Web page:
Last month, memory-chip company Micron Technology (MU 0.83%) held its summer analyst conference, presenting a slew of information that covered every facet of its business. Presentations like these are often a rich source of data and information for investors, providing a more complete picture of a company in a form far easier to digest than a dense quarterly or annual report.
But investors beware: The goal of any presentation is to push an optimistic view of the company. It's management's job to sell the stock as an investment, and sometimes deception is the tool of choice. Now, to be fair, the vast majority of Micron's presentation is perfectly fine, and while I'm singling out the company in this article, Micron is far from the only one trying to fool investors. What is this deceptive trick? Read on to find out.
The problem with charts
Micron's presentation contains a lot of charts. Charts are great -- they show trends, they present a large amount of information in an accessible way, and they're often very colorful. I'll take a chart over a wall of numbers any day.
But charts can be misleading. Here's a slide from Micron's presentation:
If you've ever read How to Lie With Statistics, a wonderful book written about 60 years ago, you should be able to spot what's wrong with these charts immediately. The two charts show that Micron is able to sell its DRAM and NAND products, the two types of memory that the company manufactures, at a premium to the industry average. That sounds great, and judging from the charts, that premium appears sizable.
But these charts don't label their Y-axes. Why is this a problem? Consider the following:
These two charts show the same data. The one on the left has a Y-axis that starts at zero and shows that widget sales have been essentially flat for the past 10 years. The one on the right, which cuts off a big chunk of the bottom and top of the graph, shows what appears to be a healthy rise in widget sales. Of course, since I've labeled the Y-axes, it's clear that the increase as a percentage is tiny. But if I remove the Y-axis labels, the chart on the right creates the illusion of robust sales growth:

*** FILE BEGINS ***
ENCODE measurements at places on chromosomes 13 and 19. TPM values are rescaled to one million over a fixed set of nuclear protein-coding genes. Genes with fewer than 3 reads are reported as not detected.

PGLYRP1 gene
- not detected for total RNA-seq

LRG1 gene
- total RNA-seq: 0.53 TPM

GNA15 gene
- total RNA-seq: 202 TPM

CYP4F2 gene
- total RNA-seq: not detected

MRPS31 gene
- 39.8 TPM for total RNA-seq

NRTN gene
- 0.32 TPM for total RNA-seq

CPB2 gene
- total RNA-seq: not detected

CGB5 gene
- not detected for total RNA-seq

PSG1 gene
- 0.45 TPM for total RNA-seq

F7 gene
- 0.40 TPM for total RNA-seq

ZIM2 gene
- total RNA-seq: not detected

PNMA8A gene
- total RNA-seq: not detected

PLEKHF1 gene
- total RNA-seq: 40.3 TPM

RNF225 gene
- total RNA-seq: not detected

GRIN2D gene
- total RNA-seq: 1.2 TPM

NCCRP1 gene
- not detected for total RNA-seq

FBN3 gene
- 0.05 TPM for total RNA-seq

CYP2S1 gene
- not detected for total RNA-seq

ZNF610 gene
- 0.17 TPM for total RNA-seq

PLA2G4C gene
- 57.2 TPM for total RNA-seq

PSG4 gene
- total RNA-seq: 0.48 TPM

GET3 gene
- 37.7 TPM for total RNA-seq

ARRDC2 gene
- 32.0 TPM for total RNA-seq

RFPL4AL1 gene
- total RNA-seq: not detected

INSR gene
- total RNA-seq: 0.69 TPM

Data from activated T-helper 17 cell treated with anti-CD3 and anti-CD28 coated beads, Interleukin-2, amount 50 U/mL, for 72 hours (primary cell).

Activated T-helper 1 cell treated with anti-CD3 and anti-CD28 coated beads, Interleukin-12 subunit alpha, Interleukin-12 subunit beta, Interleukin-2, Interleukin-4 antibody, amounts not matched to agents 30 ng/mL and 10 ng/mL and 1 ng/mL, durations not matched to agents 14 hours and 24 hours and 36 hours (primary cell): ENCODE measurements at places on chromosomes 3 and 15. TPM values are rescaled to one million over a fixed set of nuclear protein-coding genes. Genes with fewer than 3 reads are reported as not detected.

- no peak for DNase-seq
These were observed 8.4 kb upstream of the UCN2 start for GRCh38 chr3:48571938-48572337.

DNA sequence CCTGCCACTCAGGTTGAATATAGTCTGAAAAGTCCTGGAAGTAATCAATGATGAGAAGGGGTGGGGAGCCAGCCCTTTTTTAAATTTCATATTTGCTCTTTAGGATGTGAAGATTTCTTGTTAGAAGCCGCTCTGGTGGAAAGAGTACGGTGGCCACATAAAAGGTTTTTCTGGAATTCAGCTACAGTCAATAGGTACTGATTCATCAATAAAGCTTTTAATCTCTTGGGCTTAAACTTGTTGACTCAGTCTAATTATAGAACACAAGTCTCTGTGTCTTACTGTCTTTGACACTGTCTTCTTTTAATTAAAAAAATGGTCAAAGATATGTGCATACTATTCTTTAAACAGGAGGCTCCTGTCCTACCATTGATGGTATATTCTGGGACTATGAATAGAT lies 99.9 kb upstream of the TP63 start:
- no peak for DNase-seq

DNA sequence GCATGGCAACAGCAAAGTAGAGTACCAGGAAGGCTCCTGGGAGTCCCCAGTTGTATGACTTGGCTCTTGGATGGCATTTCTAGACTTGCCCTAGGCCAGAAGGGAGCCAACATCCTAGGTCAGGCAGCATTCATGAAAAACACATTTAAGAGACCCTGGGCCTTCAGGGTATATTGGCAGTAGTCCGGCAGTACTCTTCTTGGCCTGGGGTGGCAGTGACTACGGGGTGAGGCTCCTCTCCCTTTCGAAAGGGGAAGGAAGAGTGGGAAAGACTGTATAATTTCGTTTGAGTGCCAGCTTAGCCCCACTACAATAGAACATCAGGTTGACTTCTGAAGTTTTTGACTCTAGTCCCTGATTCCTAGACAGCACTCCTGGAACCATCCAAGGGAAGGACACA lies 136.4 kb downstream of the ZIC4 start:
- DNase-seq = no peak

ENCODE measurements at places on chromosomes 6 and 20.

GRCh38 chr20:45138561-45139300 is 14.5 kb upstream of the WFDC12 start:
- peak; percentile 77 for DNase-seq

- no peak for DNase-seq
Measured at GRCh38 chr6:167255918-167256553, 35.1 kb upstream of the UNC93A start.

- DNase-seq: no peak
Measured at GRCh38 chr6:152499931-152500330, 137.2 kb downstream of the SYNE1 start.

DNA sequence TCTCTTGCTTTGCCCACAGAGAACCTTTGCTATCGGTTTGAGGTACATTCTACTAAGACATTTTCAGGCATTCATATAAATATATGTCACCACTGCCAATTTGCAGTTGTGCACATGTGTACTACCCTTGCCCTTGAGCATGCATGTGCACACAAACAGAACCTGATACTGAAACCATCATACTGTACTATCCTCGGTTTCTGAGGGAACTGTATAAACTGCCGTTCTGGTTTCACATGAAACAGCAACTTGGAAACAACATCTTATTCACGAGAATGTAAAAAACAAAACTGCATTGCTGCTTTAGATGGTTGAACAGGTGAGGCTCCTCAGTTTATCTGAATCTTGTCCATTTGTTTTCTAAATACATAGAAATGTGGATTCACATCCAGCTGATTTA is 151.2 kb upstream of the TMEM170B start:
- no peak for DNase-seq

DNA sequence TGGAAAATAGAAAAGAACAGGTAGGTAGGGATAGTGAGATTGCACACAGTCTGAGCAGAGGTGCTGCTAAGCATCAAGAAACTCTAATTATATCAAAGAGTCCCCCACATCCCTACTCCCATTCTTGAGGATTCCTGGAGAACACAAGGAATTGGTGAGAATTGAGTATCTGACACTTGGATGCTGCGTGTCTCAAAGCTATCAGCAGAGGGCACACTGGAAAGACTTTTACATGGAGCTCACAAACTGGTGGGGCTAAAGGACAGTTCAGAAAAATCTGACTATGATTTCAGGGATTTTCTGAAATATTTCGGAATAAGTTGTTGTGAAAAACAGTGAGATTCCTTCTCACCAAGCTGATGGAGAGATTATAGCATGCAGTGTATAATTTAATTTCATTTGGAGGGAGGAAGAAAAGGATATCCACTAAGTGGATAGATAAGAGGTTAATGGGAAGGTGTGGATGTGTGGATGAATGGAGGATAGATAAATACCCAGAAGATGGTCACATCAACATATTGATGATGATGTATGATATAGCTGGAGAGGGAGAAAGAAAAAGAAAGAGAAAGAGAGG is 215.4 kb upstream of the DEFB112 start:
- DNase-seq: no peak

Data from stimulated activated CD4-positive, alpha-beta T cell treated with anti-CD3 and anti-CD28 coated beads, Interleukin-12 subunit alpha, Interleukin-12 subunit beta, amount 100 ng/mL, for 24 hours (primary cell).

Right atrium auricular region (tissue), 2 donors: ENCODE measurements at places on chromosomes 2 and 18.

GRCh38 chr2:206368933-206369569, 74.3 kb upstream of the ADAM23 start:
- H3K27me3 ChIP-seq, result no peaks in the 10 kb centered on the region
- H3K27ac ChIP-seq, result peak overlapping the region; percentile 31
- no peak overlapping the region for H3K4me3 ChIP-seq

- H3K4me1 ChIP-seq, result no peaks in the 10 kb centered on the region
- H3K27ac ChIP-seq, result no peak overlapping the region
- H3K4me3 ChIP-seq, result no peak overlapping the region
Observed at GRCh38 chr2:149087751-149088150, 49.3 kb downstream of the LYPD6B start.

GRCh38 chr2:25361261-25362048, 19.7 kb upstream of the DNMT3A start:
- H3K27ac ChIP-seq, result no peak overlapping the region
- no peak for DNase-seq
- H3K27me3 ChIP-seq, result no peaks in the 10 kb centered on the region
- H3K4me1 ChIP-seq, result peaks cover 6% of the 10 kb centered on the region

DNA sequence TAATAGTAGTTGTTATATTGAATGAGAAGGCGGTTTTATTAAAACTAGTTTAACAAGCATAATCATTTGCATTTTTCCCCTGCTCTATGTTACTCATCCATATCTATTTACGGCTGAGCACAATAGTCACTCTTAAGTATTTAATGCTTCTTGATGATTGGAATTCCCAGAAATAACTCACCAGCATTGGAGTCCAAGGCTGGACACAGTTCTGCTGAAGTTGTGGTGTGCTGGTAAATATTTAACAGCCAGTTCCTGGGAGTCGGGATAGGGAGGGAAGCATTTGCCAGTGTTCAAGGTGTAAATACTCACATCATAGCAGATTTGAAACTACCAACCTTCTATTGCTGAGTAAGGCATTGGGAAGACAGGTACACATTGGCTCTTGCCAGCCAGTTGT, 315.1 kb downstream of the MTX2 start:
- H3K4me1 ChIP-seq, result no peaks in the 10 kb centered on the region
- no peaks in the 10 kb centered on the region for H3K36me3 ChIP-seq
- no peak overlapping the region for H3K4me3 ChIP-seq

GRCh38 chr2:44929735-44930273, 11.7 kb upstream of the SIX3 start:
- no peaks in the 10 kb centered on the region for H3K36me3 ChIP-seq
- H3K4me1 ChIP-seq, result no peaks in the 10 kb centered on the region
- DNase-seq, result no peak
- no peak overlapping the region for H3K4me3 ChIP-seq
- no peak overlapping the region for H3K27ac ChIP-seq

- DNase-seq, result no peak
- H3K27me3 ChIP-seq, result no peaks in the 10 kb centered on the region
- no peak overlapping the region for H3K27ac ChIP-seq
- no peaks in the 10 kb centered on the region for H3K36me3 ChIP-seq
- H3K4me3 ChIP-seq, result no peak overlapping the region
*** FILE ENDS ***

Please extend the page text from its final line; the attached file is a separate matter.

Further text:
This is exactly what Micron does in the preceding slide. Since we don't know the range on the Y-axis, all that we can really say is that there is a premium between Micron products and the industry average price. The size of that premium, and whether it's negligible or meaningful, is impossible to extract from the charts alone. The bottom chart, which shows NAND pricing, gives the appearance that Micron NAND commands two to three times the average industry price. That makes little sense, given that NAND is largely a commodity, and it's a big red flag that these charts aren't what they seem.
This isn't the only slide where Micron pulls this trick. Here's another, this time showing information about Micron's 20nm manufacturing process:
The chart in the lower right corner is doubly dubious: Not only does Micron fail to label the Y-axis range, but it also doesn't label the X-axis range. The yield is the percentage of chips that function properly, but without a range on the Y-axis, this chart is almost meaningless. The chart tells a very different story if the Y-axis ranges from 0% to 100%, compared to if it ranges from, say, 80% to 90%. Visually, it gives the impression that the 20nm process has a yield about 1.5 times as high as the 25nm process at the same point in time. In reality, the difference could be, and probably is, much smaller.
As I've demonstrated with my widget charts, and like Micron has shown in practice with its presentation, changing the scale on a chart and then failing to disclose that scale can produce the impression that a trend is much stronger than it really is. Whenever management of any company is trying to convince investors or analysts that things are swell, it's always wise to ensure that the charts being presented tell the whole story.